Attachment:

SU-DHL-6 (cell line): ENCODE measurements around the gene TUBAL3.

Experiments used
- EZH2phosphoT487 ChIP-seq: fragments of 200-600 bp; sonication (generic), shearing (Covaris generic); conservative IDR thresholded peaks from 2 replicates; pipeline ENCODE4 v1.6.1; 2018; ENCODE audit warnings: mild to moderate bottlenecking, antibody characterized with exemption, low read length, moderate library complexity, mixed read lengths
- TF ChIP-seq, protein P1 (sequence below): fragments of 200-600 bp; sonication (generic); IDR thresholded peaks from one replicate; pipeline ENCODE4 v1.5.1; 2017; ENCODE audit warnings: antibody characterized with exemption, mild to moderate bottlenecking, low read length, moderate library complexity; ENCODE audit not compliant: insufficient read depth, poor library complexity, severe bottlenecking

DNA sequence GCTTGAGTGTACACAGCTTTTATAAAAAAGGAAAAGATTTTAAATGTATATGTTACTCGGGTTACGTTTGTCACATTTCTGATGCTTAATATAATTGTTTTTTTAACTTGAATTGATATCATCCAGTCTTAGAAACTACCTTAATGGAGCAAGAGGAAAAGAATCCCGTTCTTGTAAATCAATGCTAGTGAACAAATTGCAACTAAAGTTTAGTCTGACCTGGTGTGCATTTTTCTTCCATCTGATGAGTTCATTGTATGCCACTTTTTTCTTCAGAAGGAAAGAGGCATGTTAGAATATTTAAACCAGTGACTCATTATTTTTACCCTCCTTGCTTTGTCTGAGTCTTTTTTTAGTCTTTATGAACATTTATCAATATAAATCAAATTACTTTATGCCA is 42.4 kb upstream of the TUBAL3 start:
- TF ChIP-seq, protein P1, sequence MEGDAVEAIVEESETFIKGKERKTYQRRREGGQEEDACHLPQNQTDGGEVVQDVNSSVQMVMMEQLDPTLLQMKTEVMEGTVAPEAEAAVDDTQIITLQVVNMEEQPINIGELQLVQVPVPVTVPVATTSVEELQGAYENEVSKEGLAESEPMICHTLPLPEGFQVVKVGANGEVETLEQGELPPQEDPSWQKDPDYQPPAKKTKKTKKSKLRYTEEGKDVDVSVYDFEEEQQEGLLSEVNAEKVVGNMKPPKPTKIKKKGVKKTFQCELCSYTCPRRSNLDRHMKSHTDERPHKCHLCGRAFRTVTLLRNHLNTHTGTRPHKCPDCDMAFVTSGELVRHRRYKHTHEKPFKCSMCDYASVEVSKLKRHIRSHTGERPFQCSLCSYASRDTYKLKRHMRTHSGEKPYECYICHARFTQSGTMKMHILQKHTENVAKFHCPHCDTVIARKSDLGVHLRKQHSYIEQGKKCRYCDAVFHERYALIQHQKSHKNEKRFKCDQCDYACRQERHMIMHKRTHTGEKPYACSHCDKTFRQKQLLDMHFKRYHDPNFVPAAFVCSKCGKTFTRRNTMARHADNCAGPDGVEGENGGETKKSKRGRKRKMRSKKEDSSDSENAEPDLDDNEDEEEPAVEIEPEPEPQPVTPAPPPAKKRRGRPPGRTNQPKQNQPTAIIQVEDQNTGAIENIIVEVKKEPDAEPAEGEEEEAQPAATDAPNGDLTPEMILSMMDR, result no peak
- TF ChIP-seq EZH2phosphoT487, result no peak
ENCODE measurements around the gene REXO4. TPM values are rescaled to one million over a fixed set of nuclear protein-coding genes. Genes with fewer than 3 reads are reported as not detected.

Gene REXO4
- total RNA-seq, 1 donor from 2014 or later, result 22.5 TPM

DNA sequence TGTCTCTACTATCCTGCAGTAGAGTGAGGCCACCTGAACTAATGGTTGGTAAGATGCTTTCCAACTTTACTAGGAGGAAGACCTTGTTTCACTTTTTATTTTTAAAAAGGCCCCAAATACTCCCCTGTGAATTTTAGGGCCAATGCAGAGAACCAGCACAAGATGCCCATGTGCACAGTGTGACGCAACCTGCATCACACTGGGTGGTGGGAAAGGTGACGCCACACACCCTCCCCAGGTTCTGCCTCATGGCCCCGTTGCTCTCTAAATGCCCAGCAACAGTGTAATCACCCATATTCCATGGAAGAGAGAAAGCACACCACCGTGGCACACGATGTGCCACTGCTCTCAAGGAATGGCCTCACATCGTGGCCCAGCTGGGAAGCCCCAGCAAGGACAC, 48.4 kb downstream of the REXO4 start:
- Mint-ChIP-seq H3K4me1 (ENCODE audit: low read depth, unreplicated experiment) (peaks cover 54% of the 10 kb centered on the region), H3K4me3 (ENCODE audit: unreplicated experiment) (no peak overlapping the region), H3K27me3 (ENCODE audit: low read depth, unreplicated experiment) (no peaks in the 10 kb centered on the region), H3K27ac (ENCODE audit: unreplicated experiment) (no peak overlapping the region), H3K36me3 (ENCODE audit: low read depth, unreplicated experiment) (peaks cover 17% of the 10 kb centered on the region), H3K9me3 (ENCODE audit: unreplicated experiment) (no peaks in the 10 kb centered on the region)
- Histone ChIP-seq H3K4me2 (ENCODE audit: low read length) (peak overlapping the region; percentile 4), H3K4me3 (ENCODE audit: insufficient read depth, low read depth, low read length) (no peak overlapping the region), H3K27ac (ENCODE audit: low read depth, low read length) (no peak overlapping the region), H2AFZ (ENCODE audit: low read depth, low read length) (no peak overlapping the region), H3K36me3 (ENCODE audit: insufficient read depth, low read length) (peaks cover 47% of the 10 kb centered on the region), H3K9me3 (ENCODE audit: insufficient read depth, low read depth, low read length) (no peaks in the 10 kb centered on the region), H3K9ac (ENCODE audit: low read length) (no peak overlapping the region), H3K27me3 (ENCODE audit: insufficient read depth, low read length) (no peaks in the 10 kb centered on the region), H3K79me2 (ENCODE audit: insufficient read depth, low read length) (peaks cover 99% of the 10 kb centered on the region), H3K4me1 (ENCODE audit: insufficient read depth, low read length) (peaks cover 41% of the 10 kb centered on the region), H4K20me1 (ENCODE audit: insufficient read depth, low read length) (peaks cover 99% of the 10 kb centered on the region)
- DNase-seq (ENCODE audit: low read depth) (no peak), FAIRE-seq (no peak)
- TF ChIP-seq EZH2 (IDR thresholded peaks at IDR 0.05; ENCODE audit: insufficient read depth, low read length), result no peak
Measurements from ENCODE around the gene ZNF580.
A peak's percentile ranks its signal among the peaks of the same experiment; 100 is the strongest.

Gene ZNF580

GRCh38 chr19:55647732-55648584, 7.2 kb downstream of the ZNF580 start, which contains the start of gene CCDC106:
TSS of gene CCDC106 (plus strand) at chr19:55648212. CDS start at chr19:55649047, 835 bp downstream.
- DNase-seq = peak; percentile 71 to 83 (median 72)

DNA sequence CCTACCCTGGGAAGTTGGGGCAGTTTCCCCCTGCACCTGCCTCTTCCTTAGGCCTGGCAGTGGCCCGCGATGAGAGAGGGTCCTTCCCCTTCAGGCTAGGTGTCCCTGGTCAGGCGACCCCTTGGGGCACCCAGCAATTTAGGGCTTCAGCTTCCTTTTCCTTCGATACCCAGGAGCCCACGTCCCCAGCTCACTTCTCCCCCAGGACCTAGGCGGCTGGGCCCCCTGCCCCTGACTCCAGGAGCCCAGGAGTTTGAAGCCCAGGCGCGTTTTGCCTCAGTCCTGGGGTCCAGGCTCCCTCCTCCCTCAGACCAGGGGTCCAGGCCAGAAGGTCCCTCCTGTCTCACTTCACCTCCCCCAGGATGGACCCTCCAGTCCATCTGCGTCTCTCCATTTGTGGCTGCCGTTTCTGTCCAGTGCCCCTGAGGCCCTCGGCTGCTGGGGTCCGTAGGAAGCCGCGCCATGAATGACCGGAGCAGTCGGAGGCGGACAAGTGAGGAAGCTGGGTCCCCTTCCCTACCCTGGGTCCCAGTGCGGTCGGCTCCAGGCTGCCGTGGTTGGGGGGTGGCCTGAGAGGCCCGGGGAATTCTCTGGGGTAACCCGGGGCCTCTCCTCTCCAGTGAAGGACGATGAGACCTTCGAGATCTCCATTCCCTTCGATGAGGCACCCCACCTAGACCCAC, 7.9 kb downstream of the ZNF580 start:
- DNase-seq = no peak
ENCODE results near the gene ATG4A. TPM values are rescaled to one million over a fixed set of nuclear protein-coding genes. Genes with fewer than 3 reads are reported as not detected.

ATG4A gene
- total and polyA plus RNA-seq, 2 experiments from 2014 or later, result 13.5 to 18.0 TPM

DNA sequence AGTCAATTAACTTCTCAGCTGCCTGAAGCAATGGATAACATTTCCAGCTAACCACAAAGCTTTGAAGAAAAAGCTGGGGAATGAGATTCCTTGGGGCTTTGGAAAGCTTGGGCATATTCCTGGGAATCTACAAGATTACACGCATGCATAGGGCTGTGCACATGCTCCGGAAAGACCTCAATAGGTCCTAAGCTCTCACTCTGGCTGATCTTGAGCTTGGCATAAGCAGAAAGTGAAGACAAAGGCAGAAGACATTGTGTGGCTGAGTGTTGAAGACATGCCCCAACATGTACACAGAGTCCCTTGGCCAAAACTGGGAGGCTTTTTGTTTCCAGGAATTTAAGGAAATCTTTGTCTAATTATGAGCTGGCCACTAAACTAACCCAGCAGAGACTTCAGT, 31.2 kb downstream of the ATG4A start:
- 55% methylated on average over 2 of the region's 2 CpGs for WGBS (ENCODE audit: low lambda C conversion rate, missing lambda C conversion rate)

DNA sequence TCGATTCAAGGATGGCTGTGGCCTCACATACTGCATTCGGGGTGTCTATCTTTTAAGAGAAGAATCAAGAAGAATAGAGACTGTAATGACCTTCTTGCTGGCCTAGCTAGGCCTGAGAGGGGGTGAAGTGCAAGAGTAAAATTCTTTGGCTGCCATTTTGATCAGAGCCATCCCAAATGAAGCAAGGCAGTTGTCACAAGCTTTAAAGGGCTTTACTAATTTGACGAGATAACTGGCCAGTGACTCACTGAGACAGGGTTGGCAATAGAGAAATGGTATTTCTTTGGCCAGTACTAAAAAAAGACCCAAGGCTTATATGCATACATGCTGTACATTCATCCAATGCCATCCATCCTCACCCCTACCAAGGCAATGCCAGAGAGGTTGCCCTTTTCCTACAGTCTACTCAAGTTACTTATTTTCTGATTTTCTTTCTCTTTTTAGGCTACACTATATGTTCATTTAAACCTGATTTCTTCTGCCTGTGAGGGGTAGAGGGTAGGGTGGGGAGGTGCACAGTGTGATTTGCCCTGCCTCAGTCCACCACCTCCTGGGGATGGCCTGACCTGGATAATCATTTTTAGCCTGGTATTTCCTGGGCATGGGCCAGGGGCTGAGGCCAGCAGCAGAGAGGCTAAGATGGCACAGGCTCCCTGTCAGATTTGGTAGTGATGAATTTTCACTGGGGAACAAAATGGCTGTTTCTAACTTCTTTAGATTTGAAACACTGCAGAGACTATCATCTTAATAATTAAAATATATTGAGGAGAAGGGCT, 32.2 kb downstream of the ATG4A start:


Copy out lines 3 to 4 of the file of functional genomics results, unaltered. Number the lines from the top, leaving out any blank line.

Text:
- EZH2phosphoT487 ChIP-seq: fragments of 200-600 bp; sonication (generic), shearing (Covaris generic); conservative IDR thresholded peaks from 2 replicates; pipeline ENCODE4 v1.6.1; 2018; ENCODE audit warnings: mild to moderate bottlenecking, antibody characterized with exemption, low read length, moderate library complexity, mixed read lengths
- TF ChIP-seq, protein P1 (sequence below): fragments of 200-600 bp; sonication (generic); IDR thresholded peaks from one replicate; pipeline ENCODE4 v1.5.1; 2017; ENCODE audit warnings: antibody characterized with exemption, mild to moderate bottlenecking, low read length, moderate library complexity; ENCODE audit not compliant: insufficient read depth, poor library complexity, severe bottlenecking